a) In v. 44, the WT reads literally: "And all those believing were ejpi; to; aujtov”. This Greek expression is used frequently in the LXX to translate the Hebrew djy and wdjy. I do not need to remind you of the special, quasi-technical significance that djy has in the Qumran literature. It has been pointed out that the expression "to be to the djy” is used in 1 QS 5:2 in the sense of "to belong to the community".[2] If this expression underlies the Greek h\san ejpi; to; aujtov, the opening words of this verse, in the WT, might be translated: "All the believers belonged to the community".[3] This emphasis on a radical community of life in the primitive text of 2:44 is matched by the statement that "they had all things in common" (ei[con a{panta koinav), which deserves to be taken in its literal sense.[4] Living together, they pooled all their resources. The Qumran Community Rule lays particular stress on forming a community not only of life but also of possessions (1 QS 1:11f. and 5:2). V. 45 (WT) goes on to describe what this community of goods meant in practice: "as many as had properties or possessions used to sell and they used to divide them among those who had need".[5 ] The subject of the first verb (ejpivpraskon) is, those of the believers who had properties or possessions. It is not said when they used to sell their goods, but, if we suppose that "all the believers" lived together and had all things in common, then we must suppose that this was done on entering the community.[6] The two Greek words standing for the goods which were sold are kthvmata and uJpavrxei". Both can mean generally "possessions", but each has a more precise meaning. The former, cognate with the verb ktavomai, meaning to "obtain (for oneself) ", frequently refers specifically to real estate, so farms, houses: in 5:1 Ananias sells a kth`ma, which, in the following verse is referred to as a cwrivon or "farm". The second expression, cognate with the verb uJpavrcw, in its sense of & #147;belonging to", can mean precisely "chattels". The intention is thus to emphasize that all possessions of all kinds were sold. Such an intention would support the interpretation that this passage describes a radical self-divestment of property, rather than the sale of a piece from time to time. There is no expressed subject for the second verb (diemevrizon). Commentators have supposed that it is the same as for the first verb, so that those who sold their goods also divided the proceeds, whereas in the parallel in 4:34b-35, they brought the prices obtained and laid them at the feet of the apostles, who then redistributed them. However, there is no necessity to carry the subject of the first verb over to the second; grammatically, the second subject can just as well be an indefinite "they used to divide". This possibility becomes a probability when we consider a problem which seems to have escaped the notice of most commentators, namely the referent of the pronoun "them" (aujtav) which is the object of the second verb: what precisely did "they" divide? The nearest substantives are "properties or possessions" (kthvmata h] uJpavrxei"), which could, grammatically, be referred to by a pronoun in the neuter plural. But the sense is not good, as these properties and possessions have been sold and cannot properly be said then to be divided.[7] Perhaps the author means to refer to the proceeds of the sale, but then he could have been expected to use a clearer expression, such as the ta;" timav" of 4:34. Both grammar and good sense are saved if we take aujtav as referring to the earlier expression in the neuter plural: "(all things) common" (a{panta koinav). In that case, "they" - and probably not those who had s old their properties or possessions - divided out the common goods of the community among those who had need. The apostles are not named and should not be "read into" the text. On the other hand, it is reasonable to think that the community had a recognized way of distributing its goods to those who had need. Codex Bezae (D) reads: "and they used to divide them every day (kaq j hJmevran) ...", whereas most other witnesses have this expression in the following verse. Since Codex Bezae is here supported by the Old Latin (it) and two patristic witnesses, Speculum and Pseudo-Augustinus, the question arises whether this may not be the original WT (although it is not accepted as such by Boismard-Lamouille). It does at least correspond to the "daily distribution", mentioned in Acts 6:1, in which, or so complained the Hellenists, their widows were neglected.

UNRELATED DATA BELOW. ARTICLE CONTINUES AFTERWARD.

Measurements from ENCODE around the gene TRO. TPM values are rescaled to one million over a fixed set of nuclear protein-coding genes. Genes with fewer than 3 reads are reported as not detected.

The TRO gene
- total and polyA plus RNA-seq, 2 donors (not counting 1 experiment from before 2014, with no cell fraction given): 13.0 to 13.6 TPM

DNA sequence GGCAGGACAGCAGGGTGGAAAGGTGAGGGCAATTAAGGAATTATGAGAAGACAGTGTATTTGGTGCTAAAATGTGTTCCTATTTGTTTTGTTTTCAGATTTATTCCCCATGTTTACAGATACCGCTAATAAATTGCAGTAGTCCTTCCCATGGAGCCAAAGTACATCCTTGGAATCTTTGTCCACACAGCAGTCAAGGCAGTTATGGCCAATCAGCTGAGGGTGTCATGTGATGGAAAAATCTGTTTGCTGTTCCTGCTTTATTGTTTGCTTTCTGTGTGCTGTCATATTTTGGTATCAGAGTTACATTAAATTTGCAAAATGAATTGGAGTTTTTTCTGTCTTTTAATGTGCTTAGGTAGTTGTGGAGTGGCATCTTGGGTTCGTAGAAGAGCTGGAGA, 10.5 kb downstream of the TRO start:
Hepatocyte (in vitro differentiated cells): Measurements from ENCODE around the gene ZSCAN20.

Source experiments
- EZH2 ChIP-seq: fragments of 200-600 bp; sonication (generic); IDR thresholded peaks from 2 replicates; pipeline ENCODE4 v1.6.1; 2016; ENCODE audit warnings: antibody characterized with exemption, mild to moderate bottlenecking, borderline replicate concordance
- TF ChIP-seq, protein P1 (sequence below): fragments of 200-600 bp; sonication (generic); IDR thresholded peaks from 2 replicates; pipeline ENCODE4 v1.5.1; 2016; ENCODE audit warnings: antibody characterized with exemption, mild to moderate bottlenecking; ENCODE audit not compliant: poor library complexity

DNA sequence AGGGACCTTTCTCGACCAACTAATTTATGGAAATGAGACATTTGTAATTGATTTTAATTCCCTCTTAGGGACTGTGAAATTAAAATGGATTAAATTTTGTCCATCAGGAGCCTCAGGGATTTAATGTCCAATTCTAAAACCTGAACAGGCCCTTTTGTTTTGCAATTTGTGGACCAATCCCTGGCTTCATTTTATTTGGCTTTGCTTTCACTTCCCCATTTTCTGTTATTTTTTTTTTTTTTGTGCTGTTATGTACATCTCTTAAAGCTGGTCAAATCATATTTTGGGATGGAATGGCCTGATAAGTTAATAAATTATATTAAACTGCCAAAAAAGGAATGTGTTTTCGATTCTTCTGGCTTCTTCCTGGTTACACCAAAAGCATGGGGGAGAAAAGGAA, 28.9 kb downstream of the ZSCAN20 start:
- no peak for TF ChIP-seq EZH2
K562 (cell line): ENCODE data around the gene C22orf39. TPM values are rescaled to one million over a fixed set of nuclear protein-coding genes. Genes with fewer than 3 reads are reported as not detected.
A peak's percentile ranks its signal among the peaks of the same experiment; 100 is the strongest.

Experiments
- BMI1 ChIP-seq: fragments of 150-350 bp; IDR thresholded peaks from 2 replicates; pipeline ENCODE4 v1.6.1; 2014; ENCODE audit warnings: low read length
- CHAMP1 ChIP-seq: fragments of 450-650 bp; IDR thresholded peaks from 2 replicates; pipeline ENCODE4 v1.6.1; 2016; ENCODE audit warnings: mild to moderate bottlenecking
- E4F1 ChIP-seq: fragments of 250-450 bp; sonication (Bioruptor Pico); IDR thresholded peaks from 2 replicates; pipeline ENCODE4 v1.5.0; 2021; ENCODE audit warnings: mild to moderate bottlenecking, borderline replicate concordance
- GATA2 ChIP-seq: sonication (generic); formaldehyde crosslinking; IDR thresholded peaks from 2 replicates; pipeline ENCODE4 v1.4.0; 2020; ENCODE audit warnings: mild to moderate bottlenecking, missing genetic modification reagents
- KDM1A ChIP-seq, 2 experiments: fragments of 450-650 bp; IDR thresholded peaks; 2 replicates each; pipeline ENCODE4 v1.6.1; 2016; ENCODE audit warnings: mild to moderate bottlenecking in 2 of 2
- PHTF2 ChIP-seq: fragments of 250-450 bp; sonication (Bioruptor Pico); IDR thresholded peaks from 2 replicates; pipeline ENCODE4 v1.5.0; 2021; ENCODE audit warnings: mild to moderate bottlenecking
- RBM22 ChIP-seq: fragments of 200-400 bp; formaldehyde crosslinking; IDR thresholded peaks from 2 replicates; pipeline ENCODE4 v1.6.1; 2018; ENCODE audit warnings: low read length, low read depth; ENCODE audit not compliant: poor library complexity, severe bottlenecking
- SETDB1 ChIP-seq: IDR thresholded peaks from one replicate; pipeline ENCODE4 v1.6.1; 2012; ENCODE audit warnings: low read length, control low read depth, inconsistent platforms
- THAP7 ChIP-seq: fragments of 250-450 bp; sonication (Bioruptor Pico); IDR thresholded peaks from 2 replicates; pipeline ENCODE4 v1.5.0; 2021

b) The AT of v. 44a differs in two respects from the corresponding WT. First, instead of the present participle of "believe" (pisteuvonte"), with its emphasis on the continuing state of the believers, it has the aorist participle (pisteuvsante") , which is found also in 4:32 and emphasizes rather the act by which they became believers, that is to say, came into the community of believers. Secondly, it omits the verb "were", which means that the adverbial expression ejpi; to; aujtov must be read as qualifying either the immediately preceding participle or the following verb "had (all things common)". It is likely that the change is intended to modify subtly the sense of the adverb so that it now implies that the believers were morally "at one" in believing or in having all things common, therefore close to the "one in heart and mind" of 4:32. At the end of v. 45 there is a further notable difference between the WT and the AT. The former tells us that the goods were divided "to those having need", whereas the AT has: "to all accordingly as any had need." This reading represents a harmonization on 4:35 ("to each accordingly ..."). It is less certain, however, that the WT means that the goods were distributed to "the needy" in general, and rather outside than inside the community, whereas 4:35 (and the AT o f 2:45) refer to the sustenance of needy members of the group itself. The expression of the WT is less precise but can still be perfectly well taken as referring, at least principally, to those within the community who were in need.